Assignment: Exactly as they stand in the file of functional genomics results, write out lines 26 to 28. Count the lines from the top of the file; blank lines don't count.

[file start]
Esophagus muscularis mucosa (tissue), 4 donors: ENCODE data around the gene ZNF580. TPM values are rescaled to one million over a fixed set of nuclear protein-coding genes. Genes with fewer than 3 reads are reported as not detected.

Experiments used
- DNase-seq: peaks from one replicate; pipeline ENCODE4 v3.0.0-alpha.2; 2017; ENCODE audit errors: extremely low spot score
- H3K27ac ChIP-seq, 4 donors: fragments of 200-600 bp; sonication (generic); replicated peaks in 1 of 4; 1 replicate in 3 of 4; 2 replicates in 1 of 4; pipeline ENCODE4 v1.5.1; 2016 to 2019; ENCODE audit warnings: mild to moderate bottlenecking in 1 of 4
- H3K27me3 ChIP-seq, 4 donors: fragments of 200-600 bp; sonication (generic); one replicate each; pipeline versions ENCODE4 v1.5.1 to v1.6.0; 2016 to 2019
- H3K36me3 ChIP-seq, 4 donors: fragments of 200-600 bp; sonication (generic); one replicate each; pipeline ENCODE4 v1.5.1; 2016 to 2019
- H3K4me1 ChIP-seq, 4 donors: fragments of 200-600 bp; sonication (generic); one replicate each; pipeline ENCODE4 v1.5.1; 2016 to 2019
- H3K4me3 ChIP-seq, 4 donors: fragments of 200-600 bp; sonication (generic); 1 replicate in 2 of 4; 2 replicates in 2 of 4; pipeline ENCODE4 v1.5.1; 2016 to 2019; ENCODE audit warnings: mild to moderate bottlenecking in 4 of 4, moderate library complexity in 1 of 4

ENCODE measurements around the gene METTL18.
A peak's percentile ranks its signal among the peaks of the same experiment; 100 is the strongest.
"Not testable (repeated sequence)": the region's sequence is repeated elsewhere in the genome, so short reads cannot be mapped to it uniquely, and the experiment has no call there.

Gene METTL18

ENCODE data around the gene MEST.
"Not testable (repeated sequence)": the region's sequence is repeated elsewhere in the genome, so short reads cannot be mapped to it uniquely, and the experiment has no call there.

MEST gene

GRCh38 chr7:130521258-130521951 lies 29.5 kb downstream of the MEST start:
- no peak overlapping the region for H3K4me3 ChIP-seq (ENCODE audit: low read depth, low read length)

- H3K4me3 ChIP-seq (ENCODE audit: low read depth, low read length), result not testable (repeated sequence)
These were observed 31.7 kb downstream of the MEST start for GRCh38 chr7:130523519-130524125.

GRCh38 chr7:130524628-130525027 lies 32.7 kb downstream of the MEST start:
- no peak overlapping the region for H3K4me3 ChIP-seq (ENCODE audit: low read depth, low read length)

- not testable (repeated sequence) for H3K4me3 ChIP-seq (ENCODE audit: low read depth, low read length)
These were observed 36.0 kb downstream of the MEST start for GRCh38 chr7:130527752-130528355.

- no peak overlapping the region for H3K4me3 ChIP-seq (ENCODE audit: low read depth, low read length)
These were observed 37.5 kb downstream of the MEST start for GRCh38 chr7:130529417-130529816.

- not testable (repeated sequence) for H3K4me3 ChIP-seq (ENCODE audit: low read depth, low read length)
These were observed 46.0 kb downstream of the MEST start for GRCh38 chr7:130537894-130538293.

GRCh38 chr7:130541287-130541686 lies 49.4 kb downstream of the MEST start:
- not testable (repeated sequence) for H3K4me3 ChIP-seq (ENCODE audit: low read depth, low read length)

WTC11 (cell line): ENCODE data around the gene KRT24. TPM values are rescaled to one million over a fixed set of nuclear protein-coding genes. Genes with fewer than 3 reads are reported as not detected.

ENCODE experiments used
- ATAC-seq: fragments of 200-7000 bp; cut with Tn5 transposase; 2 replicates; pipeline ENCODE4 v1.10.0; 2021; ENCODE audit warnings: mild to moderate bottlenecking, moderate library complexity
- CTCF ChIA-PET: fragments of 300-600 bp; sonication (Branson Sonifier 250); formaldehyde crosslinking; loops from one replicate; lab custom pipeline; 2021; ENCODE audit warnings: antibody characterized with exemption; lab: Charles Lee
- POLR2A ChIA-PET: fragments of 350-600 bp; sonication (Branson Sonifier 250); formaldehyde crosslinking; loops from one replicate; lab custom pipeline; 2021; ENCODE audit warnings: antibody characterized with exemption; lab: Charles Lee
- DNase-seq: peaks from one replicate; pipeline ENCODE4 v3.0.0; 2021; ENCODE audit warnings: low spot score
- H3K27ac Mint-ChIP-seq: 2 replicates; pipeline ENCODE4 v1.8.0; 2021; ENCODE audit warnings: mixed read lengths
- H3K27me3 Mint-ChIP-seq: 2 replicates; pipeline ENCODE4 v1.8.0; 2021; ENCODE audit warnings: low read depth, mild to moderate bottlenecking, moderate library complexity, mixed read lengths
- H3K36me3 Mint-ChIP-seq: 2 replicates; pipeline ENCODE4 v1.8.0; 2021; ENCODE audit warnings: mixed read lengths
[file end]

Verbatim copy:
- not testable (repeated sequence) for H3K4me3 ChIP-seq (ENCODE audit: low read depth, low read length)
These were observed 46.0 kb downstream of the MEST start for GRCh38 chr7:130537894-130538293.

GRCh38 chr7:130541287-130541686 lies 49.4 kb downstream of the MEST start: